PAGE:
Validation of Three-Dimensional Fracture Mechanics Methods under Mixed Mode Loading
Matthew Molteno (visitor), Dr Thorsten Becker (Stellenbosch University, RSA), Prof. James Marrow
This project is funded by the South African National Research Foundation (NRF) to improve the capabilities for the characterizing cracking in energy materials used in power stations. The research is linked to the EPPEI materials science specialization which has identified damage accumulation as a key South African research concern. Crack behavior is greatly influenced by the geometry and stress state of the surrounding material. In multi-axial stress states or complex crack geometries, fracture resistance should be considered in three separate modes for crack path and failure prediction. In such cases, full-field experimental deformations are typically obtained from the material surface with digital image correlation; however, the majority of cracking is subsurface and complex. The aim of this project is to develop and experimentally validate techniques to measure the fracture resistance of materials along three-dimensional curved crack fronts and multi-axial stress states. To achieve precise geometries, curved crack fronts are approximated with electrical discharge machined notches. Strain maps have been obtained using in-situ X-ray computed tomography and digital volume correlation. The method focuses on the J-integral approach to obtain three-dimensional fracture parameters locally along the curved crack front. Results are decomposed into Mode I-III parts and compared with finite element models, and other fracture mechanics approaches. These methods will be applied to nuclear graphite to better understand its crack front behavior and fracture resistance. The project is being conducted by Matt Molteno, visiting Oxford from Stellenbosch University http://www0.sun.ac.za/mateng/
3D multi-scale characterization and modelling of damage in ceramic matrix composites
Shixiang Zhao, Prof. James Marrow
SiC/SiC ceramic matrix composites are a promising materials for high temperature structural components in the nuclear power generation, such as accident tolerant fuel cladding. Such components must safely operate in a severe environment. Nuclear grade SiC/SiC composites are therefore optimized for strength and damage tolerance, and have a relatively complex microstructure. In order to understand of the fracture behaviour of such microstructures, particularly in after exposure to harsh environments, different modes of loading are applied to small test specimens. Materials models are required to interpret these tests and to optimise component and microstructure design. This project is using high resolution X-ray tomography and the digital volume correlation to study crack development in situ, which enables 3D insight into the mechanical behaviour. The experimental data will further support the development of the materials-based modelling for the structural design, such as the FEMME model. This multi-scale model takes into account the detailed microstructure and is able to simulate the complex fracture behaviour. This project is linked to the European 7th Framework programme MatISSE (Materials' Innovations for Safe and Sustainable nuclear) (http://www.fp7-matisse.eu)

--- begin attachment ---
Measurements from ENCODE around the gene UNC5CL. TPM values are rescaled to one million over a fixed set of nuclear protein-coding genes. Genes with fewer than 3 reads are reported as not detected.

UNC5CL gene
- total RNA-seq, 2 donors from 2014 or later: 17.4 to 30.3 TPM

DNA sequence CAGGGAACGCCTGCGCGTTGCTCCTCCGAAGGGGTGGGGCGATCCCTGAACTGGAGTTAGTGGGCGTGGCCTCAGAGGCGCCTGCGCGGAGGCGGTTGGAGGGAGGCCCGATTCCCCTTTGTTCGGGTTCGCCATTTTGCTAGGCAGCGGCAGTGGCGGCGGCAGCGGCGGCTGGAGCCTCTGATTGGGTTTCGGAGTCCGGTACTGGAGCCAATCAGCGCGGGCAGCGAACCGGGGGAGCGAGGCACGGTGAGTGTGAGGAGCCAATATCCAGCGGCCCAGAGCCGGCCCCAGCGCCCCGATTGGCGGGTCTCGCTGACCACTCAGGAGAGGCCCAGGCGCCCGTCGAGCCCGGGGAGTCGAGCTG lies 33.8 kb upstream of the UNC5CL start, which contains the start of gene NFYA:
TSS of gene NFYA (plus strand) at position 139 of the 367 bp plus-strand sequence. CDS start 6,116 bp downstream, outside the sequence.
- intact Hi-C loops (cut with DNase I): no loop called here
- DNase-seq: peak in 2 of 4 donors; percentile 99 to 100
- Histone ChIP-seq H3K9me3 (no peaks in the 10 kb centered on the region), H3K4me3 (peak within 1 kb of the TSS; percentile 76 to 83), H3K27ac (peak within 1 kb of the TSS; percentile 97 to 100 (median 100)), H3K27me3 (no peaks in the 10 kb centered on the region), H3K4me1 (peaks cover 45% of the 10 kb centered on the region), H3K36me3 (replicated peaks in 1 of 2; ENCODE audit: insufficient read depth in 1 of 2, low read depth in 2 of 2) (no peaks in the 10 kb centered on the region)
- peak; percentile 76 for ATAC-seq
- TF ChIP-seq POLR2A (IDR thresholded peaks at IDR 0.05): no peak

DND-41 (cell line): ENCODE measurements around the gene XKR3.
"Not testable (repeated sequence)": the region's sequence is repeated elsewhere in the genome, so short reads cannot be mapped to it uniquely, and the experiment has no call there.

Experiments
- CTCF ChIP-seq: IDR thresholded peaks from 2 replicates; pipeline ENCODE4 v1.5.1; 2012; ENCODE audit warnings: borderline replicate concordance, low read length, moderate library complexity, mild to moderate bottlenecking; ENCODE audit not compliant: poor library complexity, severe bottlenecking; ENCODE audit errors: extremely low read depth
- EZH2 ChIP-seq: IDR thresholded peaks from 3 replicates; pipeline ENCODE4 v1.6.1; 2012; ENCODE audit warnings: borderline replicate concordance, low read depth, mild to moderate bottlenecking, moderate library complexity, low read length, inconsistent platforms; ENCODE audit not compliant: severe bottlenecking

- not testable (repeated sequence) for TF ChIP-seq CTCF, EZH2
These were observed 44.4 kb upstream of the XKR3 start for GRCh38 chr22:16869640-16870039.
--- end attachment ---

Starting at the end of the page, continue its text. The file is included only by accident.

An innovative, multi-scale, real-time approach to the understanding of deformation and fracture in irradiated nuclear reactor core graphites
Dr Dong Liu (EPSRC Postdoctoral Research Fellow), hosted by Professor James Marrow
The primary material of interest for this project is nuclear graphite. Nuclear graphite current serves as a neutron moderator and structural core component in the 14 operation UK Advanced Gas-cooled Reactors, and it is also a candidate material for future reactor designs such as Very High Temperature Reactors worldwide. In the irradiating and high temperature environment, nuclear graphite degrades in its microstructure, physical and mechanical properties. This project makes use of a range of cutting-edge techniques to investigate the deformation and fracture of nuclear graphites in the extreme environments. These are challenging experiments that require access to national and international large facilities (ENGIN-X, Rutherford Appleton Laboratory; ALS, Lawrence Berkeley Laboratory). In general, micro-mechanical testing on micro-metre miniature specimens prepared by focussed ion beam milling, high temperature in situ neutron diffraction combined with high temperature digital image correlation, high temperature in situ x-ray computed tomography with digital volume correlation, high temperature in situ Raman spectroscopy, and in situ electro-thermal mechanical testing combined with infrared imaging/pyrometry are adopted to characterise the deformation and fracture over multiple length-scales from nano-metre (lattice) up to centimetre range. These outcome will feed into microstructure-based computer models to forward predict the bulk behaviour and integrity of graphite components subjected to longer service. In addition to nuclear graphite, this project studies a range of other nuclear and energy materials such as MAX phase ceramics with combined properties from ceramics and metals at high temperature for the application of neutron resistant components and porous nanomaterial-based catalysts in solid oxide fuel cells, porous ceramic thermal barrier coatings for the application of turbine blades, SiC composites for high temperature nuclear applications, and the mechanical integrity of GaN-diamond based electronic devices.
Short Crack Propagation in an Anisotropic Polycrystalline Metal
Phil Earp, Prof. James Marrow, Prof. Alan Cocks